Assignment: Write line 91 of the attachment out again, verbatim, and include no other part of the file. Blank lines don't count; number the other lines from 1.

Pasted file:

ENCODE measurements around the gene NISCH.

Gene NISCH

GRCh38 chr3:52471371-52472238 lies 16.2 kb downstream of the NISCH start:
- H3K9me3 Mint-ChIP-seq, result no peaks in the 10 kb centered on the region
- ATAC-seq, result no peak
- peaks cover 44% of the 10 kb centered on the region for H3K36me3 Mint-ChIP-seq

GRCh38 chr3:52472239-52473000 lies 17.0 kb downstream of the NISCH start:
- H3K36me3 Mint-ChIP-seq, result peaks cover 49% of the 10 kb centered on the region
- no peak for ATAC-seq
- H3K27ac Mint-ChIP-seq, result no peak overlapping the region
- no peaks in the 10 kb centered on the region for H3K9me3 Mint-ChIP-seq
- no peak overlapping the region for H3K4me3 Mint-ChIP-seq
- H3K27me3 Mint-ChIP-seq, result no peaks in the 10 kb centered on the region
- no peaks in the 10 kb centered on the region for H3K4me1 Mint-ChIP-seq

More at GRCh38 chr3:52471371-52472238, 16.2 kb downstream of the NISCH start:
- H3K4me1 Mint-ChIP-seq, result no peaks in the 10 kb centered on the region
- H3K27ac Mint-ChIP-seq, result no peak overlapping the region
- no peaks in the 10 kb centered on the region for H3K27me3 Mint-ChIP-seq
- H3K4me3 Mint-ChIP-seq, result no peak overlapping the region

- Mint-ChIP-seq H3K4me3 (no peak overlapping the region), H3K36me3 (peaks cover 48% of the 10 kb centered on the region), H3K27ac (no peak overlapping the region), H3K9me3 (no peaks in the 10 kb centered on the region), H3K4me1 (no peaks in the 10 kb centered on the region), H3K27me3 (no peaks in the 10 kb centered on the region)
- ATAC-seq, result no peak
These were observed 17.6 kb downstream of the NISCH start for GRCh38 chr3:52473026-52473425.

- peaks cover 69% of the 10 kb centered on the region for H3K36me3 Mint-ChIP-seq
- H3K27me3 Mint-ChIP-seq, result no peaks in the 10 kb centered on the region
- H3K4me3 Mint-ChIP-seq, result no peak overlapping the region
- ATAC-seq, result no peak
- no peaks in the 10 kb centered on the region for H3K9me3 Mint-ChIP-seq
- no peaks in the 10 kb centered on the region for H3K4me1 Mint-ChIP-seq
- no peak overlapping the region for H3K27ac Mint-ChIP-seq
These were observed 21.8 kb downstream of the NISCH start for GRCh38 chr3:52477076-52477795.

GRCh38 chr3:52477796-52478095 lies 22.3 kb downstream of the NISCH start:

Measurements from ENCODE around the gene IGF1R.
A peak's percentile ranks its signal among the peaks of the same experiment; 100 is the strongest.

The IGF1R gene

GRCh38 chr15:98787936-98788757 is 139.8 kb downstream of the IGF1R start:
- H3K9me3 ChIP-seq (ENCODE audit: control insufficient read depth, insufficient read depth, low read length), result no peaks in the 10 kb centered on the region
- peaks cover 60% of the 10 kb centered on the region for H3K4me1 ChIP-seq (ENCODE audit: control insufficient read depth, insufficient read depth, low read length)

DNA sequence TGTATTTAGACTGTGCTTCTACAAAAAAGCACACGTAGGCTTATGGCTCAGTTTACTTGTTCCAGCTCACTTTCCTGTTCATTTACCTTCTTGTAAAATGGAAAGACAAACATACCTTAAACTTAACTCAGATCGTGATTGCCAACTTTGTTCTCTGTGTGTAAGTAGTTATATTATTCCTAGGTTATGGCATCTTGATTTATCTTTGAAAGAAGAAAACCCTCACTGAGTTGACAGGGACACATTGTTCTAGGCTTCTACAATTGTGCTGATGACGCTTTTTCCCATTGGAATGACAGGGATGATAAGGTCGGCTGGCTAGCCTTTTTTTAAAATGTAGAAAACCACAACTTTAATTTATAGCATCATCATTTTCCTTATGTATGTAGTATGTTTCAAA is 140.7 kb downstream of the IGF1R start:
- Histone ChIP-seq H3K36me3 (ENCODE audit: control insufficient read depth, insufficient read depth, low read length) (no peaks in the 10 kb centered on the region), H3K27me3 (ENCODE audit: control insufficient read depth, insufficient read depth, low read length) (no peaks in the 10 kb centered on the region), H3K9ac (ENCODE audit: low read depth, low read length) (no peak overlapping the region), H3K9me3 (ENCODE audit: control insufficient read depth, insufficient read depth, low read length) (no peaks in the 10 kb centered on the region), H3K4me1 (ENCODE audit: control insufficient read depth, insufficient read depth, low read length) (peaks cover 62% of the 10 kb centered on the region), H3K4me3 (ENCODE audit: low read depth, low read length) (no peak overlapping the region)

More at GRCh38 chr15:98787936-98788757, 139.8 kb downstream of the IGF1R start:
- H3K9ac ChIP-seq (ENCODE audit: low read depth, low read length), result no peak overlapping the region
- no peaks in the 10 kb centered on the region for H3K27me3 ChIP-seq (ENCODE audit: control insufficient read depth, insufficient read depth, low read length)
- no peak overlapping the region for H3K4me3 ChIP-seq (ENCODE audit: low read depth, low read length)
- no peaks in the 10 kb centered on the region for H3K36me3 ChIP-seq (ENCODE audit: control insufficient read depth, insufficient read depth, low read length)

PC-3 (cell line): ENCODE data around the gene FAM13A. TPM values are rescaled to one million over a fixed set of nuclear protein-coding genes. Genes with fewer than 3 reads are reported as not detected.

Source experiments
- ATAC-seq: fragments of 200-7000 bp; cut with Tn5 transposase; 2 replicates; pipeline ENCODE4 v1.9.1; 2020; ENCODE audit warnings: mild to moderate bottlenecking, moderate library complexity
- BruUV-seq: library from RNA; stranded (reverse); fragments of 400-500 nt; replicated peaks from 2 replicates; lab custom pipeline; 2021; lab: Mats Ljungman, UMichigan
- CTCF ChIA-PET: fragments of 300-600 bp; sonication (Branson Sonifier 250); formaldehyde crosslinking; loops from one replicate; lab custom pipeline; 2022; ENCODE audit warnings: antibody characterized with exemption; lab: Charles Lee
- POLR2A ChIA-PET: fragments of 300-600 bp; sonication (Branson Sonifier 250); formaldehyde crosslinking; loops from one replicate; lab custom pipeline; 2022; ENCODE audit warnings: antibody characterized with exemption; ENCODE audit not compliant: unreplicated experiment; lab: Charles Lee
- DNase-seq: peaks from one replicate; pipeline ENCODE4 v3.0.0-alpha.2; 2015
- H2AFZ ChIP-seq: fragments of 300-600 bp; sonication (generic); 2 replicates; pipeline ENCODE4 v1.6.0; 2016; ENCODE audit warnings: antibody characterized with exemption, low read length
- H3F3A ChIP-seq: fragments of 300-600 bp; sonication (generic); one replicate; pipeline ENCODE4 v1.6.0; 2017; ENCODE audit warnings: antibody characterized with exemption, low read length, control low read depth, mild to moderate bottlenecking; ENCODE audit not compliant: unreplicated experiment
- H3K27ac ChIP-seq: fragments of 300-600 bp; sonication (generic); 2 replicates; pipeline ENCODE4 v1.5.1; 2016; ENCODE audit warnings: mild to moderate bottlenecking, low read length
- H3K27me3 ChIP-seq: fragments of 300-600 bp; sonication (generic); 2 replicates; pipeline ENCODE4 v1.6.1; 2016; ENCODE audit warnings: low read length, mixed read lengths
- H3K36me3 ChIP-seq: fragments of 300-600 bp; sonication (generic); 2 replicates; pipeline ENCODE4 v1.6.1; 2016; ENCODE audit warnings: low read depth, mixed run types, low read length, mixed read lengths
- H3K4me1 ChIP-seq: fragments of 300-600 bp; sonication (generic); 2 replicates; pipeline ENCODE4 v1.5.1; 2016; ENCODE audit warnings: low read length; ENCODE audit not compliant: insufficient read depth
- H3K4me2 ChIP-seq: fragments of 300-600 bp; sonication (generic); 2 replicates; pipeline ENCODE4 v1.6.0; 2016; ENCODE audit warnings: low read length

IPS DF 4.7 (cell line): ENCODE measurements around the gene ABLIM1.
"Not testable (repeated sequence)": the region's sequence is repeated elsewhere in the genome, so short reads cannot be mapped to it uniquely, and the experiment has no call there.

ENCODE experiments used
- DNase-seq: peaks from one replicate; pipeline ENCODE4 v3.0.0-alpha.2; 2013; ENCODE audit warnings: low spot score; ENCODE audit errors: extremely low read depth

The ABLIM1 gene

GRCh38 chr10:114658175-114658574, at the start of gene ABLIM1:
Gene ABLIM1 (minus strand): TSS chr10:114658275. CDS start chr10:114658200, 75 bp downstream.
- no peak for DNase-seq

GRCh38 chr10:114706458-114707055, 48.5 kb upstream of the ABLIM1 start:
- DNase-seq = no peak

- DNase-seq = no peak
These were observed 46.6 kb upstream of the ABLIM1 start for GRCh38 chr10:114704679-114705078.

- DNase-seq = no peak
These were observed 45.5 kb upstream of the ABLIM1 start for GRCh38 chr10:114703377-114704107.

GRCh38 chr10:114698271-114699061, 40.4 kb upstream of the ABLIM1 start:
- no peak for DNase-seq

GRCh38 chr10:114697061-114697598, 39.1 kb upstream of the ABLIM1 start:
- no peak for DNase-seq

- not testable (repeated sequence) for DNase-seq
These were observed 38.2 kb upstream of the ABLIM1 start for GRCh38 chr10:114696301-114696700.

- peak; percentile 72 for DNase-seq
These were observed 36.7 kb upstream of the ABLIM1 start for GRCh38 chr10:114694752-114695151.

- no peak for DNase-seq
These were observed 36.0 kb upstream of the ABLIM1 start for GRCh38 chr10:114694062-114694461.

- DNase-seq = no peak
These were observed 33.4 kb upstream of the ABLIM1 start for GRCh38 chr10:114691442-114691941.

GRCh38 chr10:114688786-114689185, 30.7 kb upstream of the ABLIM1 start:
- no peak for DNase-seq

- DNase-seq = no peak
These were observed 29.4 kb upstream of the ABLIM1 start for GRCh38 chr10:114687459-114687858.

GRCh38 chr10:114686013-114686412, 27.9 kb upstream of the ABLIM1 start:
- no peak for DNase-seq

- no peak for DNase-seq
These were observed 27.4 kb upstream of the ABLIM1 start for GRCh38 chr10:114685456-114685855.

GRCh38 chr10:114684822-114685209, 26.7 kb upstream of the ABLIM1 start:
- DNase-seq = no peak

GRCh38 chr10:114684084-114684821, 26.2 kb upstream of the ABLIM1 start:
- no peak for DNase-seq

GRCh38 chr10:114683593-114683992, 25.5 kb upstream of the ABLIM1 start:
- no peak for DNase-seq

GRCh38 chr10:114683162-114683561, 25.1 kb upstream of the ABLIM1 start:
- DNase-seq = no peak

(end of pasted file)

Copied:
- no peak for DNase-seq